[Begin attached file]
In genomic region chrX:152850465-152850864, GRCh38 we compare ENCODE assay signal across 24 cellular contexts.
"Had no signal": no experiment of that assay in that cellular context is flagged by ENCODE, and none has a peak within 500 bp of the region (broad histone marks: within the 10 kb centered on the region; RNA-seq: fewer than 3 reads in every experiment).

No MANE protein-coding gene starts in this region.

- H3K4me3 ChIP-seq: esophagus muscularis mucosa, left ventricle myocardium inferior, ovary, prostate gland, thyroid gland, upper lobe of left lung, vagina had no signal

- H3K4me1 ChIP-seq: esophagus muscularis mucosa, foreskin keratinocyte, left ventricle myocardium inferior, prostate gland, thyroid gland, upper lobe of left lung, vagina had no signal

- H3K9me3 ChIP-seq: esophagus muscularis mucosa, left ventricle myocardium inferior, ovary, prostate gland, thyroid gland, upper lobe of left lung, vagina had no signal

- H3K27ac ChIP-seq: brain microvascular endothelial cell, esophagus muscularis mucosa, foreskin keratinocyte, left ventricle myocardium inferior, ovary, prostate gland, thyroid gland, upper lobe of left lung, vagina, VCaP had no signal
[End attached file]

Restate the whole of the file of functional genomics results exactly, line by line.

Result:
In genomic region chrX:152850465-152850864, GRCh38 we compare ENCODE assay signal across 24 cellular contexts.
"Had no signal": no experiment of that assay in that cellular context is flagged by ENCODE, and none has a peak within 500 bp of the region (broad histone marks: within the 10 kb centered on the region; RNA-seq: fewer than 3 reads in every experiment).

No MANE protein-coding gene starts in this region.

- H3K4me3 ChIP-seq: esophagus muscularis mucosa, left ventricle myocardium inferior, ovary, prostate gland, thyroid gland, upper lobe of left lung, vagina had no signal

- H3K4me1 ChIP-seq: esophagus muscularis mucosa, foreskin keratinocyte, left ventricle myocardium inferior, prostate gland, thyroid gland, upper lobe of left lung, vagina had no signal

- H3K9me3 ChIP-seq: esophagus muscularis mucosa, left ventricle myocardium inferior, ovary, prostate gland, thyroid gland, upper lobe of left lung, vagina had no signal

- H3K27ac ChIP-seq: brain microvascular endothelial cell, esophagus muscularis mucosa, foreskin keratinocyte, left ventricle myocardium inferior, ovary, prostate gland, thyroid gland, upper lobe of left lung, vagina, VCaP had no signal